What do you think nonprofits can do to prevent supporters and potential supporters from deleting/hanging up on all of the asks to donate, advocate and learn that are coming their way during these overly networked times?
In her post, Feeling "Whelmed" in a Cause Driven World on Social Citizens, Kari Dunn Saratovsky says that in the past month she has been inundated with requests to give:
"I have been invited by three friends to donate to their birthday cause on facebook; I was pinged multiple times reminding me to buy my tickets to Twestival; I had one friend running in a cancer race in LA, and another who was racing up the stairs in Indiana to support Riley Children’s Hospital. In addition to all of the ways I’ve been solicited for money – I’ve been asked to vote for a nonprofit who was competing in the IdeaBlob contest, reminded to bring recycled bags the next time I shopped at Trader Joe’s, and I was hit up by my neighbor who is a Girl Scout and bought the obligatory box (or two) of Thin Mints."In her post, Issue Fatigue, Allison Fine of A.Fine Blog says part of the solution is focusing on growing relationships:
"The solution is to go back to basics: building strong relationships with your supporters. For all of the pinging and poking and clicking and razzle dazzle of cause chatter, social change continues to happen through social connections. For causes it is more important than ever that they focus on how to strengthen those ties, with and without social media, online and on land, to support their efforts. This year, in particular, social capital trumps financial capital - so we better get to building it one person, one connection, one conversation at a time."In January, Lina Srivastava of Strategy for Social Change Initiatives moderated an online discussion on ArtTribesNetwork about "Preaching to the Converted": Engaging Your Audience and Combating Issue Fatigue. In her summary of the session, she offered a few tips: 1. create a personal and emotional connection to the cause, 2. develop campaigns that unfold slowly and offer continual and creative ways to engage, and 3. provide evidence to supporters' that their work is making a difference.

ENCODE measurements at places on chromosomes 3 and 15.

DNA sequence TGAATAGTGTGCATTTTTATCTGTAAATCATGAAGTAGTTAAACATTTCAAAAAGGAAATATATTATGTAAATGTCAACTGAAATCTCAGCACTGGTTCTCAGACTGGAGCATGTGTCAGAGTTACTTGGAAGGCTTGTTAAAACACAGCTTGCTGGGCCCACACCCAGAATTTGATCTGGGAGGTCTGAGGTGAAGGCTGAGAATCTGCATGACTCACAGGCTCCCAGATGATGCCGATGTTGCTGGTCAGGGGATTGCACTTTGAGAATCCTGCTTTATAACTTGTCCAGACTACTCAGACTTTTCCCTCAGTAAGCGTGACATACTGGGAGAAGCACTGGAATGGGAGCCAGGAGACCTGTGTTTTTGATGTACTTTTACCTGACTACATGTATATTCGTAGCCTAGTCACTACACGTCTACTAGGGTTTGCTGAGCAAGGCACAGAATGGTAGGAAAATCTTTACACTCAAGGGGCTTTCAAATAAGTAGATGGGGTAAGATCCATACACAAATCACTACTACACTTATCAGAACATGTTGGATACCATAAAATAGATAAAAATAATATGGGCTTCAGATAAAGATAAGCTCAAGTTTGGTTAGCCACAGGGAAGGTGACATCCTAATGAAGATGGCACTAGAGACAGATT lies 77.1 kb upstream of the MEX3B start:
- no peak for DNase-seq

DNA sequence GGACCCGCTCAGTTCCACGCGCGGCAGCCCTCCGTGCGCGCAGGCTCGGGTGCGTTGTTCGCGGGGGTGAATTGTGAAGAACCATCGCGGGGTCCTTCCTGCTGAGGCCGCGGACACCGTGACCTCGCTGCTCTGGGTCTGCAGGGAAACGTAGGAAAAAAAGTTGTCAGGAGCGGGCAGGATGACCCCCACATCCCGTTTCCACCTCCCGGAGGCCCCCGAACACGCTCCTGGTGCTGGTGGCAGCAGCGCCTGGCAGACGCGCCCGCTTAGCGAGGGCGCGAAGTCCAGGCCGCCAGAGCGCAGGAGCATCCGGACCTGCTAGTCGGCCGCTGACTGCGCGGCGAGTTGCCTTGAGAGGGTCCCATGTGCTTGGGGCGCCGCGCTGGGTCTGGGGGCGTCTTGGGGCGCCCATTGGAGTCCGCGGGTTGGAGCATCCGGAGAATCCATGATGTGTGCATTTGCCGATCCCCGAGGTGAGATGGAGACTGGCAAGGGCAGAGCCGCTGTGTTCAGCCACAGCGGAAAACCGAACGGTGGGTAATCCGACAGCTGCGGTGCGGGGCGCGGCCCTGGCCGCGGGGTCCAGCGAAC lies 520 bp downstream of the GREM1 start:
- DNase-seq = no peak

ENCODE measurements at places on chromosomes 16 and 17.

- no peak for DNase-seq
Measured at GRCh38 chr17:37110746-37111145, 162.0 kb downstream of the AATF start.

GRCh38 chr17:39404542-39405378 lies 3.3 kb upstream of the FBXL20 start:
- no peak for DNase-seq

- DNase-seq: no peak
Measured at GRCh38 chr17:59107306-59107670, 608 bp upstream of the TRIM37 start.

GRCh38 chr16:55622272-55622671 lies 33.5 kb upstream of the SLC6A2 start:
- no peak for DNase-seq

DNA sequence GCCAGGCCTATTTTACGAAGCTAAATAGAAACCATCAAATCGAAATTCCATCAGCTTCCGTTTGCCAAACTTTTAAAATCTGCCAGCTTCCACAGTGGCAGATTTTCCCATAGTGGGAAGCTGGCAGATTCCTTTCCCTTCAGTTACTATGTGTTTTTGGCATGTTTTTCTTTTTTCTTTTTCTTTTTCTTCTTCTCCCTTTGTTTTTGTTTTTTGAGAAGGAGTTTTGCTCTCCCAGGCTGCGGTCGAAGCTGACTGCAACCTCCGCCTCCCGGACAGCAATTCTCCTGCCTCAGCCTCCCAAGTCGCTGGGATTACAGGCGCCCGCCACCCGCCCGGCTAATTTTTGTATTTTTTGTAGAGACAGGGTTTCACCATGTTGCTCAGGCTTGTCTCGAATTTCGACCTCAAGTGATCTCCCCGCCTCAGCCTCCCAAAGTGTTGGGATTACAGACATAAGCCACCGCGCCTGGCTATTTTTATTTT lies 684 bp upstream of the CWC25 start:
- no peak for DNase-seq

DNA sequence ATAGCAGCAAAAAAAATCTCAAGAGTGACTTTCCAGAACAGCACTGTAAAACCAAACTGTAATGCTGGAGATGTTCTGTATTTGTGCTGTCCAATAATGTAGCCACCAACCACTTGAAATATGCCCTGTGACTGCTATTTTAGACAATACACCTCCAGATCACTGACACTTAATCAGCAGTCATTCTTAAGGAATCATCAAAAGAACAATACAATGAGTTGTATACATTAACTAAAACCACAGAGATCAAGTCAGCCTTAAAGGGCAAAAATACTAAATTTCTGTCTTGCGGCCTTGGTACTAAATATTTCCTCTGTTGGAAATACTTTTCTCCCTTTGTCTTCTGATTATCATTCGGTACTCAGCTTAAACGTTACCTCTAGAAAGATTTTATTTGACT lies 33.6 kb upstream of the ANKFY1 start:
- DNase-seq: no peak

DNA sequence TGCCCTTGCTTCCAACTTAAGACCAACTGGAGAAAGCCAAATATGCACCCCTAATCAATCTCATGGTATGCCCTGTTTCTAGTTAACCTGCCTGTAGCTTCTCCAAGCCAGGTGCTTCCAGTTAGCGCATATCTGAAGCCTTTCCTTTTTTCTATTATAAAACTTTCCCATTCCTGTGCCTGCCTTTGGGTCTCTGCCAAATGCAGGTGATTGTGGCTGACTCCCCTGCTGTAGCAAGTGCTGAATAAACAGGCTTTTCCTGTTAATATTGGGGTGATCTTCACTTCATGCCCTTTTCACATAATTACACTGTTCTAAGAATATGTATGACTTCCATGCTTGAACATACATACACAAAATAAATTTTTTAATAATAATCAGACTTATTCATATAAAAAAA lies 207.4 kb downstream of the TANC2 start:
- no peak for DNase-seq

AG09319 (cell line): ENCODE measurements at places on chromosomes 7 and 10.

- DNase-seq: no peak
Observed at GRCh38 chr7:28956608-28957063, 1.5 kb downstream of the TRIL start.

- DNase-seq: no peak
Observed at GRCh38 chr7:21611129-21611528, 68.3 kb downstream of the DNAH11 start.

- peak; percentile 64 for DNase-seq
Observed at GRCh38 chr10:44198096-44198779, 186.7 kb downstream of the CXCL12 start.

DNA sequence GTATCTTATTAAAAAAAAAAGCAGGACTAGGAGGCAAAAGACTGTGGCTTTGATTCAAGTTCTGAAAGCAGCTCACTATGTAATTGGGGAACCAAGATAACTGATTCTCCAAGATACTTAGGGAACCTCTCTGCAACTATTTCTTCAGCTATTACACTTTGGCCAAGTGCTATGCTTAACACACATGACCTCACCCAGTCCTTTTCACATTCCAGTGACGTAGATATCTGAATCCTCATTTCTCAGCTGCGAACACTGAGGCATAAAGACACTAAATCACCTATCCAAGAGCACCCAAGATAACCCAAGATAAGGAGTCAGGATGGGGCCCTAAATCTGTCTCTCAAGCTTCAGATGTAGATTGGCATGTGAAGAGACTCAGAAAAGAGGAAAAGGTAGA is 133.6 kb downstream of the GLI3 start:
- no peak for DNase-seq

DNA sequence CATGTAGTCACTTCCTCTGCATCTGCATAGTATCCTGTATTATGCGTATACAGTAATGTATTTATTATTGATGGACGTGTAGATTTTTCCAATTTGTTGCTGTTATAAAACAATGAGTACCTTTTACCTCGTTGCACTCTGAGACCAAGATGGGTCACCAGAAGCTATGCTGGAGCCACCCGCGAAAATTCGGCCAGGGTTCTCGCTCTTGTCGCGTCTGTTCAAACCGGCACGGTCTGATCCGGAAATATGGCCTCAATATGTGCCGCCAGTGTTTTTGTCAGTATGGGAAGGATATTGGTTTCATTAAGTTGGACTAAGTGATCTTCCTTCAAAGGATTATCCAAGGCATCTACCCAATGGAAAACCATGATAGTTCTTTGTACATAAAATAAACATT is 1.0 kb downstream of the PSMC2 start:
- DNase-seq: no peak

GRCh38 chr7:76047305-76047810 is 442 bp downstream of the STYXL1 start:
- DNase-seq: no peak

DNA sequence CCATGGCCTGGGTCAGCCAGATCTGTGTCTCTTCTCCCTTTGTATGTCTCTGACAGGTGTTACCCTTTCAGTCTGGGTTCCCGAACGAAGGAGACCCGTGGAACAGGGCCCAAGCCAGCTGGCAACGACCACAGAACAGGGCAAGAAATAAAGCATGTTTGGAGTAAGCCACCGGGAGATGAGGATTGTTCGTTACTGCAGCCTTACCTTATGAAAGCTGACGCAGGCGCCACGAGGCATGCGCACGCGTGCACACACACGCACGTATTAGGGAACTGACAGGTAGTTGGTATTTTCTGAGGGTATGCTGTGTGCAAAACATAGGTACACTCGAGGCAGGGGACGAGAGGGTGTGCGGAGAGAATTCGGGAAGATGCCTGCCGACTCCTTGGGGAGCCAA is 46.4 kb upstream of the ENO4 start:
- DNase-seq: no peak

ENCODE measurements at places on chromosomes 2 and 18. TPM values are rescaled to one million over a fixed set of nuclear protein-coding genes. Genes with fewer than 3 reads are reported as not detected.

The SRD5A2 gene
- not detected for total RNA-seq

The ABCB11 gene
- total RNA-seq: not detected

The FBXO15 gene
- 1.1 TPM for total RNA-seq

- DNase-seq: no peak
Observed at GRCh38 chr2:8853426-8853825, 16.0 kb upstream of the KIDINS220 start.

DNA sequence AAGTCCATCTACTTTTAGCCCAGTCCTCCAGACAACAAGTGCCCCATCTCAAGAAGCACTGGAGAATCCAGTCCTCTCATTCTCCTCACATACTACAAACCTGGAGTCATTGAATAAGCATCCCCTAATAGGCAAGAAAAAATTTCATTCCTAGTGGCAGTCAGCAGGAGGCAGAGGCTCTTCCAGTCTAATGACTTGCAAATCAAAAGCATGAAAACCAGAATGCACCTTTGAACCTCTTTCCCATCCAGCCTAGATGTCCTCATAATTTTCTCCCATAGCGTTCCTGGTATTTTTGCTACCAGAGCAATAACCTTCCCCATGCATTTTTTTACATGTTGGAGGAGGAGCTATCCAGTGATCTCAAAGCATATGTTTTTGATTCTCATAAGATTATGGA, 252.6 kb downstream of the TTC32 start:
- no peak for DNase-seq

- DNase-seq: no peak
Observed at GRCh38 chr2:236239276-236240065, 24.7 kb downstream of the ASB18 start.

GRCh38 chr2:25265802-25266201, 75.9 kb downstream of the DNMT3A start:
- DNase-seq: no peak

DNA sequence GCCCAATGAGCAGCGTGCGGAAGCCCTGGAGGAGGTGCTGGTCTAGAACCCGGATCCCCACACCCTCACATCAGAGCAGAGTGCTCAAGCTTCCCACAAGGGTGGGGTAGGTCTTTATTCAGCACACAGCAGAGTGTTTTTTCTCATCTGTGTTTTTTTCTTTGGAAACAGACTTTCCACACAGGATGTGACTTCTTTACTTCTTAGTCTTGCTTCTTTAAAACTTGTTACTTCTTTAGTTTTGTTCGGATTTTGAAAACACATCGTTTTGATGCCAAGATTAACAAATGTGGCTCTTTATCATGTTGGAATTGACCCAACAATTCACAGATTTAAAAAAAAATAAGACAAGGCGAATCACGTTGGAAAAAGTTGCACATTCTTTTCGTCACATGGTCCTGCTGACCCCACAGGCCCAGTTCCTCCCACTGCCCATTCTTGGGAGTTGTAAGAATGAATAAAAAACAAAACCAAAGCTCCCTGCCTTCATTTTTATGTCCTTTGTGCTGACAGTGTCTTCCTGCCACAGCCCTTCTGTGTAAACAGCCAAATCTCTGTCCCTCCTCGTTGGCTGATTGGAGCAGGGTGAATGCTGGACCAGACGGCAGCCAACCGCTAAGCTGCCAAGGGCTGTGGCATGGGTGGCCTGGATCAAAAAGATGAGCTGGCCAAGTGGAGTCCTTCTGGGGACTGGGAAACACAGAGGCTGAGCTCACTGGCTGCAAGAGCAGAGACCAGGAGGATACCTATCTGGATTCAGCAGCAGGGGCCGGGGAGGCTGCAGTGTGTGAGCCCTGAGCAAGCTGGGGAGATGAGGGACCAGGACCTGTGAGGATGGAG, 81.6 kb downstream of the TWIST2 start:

I've often thought of the explosion of social media as being like the free love movement of the 60s and 70s. Social media tools have opened the doors for anyone and everyone to be an expert, a journalist, a pundit, a filmmaker, an organizer, a fundraiser, and a "friend."
Now, people are examining their new roles and relationships, and asking themselves, "Who and what do I want to commit to?" Perhaps, organizations need to change their focus from how many supporters they can gather, to the quality of their relationships, and how they can get people to commit to their cause for the long run. They need to figure out how they take the "dates" and "one night stands" they've had with their Facebook friends, Twitter followers, YouTube viewers, and blog commenters to the next level of partnership, with all of its ups and downs, where they can work together over time to make the world a better place.
Cross-posted from BlogHer. Britt Bravo is a Big Vision Consultant.
Photo of Laika the Cat by Me.